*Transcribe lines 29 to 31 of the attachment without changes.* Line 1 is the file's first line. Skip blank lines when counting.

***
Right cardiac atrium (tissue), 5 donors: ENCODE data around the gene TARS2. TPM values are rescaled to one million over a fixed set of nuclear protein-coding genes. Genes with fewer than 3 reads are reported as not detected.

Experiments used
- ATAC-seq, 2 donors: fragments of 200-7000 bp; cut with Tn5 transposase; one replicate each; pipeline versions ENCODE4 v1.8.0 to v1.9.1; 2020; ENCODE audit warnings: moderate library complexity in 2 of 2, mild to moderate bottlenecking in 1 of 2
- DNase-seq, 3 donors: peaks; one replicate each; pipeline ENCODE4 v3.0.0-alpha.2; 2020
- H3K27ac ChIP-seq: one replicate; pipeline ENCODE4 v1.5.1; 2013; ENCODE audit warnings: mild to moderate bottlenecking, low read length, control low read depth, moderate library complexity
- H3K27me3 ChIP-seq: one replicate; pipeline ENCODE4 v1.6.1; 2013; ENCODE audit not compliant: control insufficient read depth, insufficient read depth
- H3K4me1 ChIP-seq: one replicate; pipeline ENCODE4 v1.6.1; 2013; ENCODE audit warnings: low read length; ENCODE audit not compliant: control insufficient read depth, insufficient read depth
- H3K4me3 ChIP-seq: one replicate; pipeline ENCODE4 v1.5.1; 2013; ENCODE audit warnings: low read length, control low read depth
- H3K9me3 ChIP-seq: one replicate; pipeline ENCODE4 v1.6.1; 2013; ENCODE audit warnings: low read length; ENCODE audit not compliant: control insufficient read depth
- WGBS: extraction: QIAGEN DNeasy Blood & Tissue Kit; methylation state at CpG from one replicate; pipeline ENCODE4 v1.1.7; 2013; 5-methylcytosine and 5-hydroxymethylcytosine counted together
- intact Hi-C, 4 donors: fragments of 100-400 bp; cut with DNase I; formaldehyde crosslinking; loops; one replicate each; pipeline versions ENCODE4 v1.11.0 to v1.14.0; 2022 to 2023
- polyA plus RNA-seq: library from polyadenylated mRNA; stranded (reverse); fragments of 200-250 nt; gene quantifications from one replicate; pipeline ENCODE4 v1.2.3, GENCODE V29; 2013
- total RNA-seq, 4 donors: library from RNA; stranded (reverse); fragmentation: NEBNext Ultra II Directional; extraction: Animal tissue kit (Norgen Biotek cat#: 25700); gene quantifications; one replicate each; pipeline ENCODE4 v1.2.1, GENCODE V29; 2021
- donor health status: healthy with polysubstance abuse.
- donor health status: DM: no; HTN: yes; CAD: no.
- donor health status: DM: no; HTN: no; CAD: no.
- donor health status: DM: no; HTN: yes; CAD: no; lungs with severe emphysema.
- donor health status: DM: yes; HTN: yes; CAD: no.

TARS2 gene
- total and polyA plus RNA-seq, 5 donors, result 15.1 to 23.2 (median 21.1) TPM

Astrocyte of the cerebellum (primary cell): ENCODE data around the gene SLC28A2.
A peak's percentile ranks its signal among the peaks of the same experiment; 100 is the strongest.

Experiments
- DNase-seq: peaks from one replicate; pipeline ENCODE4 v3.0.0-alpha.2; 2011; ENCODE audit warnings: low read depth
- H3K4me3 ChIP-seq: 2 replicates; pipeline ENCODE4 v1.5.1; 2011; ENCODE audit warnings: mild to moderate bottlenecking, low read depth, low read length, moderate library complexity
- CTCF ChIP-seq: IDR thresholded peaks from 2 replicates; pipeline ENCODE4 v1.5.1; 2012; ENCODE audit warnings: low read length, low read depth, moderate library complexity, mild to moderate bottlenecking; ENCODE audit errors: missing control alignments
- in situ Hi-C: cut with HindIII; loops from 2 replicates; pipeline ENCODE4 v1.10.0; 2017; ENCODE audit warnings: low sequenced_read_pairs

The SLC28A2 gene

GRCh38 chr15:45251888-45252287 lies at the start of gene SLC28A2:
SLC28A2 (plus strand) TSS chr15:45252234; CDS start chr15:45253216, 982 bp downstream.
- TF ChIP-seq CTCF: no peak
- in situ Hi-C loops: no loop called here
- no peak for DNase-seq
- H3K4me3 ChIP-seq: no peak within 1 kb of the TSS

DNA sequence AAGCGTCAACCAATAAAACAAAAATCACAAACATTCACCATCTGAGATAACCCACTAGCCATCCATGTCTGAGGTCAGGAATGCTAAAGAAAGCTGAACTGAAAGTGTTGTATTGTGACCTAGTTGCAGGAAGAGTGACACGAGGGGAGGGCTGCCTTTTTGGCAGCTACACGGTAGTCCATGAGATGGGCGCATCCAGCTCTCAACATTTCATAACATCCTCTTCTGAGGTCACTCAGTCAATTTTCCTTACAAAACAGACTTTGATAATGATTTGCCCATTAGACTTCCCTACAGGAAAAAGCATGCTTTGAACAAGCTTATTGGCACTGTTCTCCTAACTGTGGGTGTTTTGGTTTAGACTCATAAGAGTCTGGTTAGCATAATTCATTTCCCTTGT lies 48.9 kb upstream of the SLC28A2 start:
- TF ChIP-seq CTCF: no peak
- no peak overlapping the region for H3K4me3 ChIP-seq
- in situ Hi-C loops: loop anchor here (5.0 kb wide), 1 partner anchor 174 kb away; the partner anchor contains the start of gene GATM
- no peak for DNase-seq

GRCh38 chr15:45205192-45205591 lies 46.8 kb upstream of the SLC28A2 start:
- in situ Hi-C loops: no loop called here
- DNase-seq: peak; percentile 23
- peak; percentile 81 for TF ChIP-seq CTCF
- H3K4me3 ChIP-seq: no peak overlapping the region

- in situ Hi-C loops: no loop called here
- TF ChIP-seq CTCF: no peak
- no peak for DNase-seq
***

GRCh38 chr15:45251888-45252287 lies at the start of gene SLC28A2:
SLC28A2 (plus strand) TSS chr15:45252234; CDS start chr15:45253216, 982 bp downstream.
- TF ChIP-seq CTCF: no peak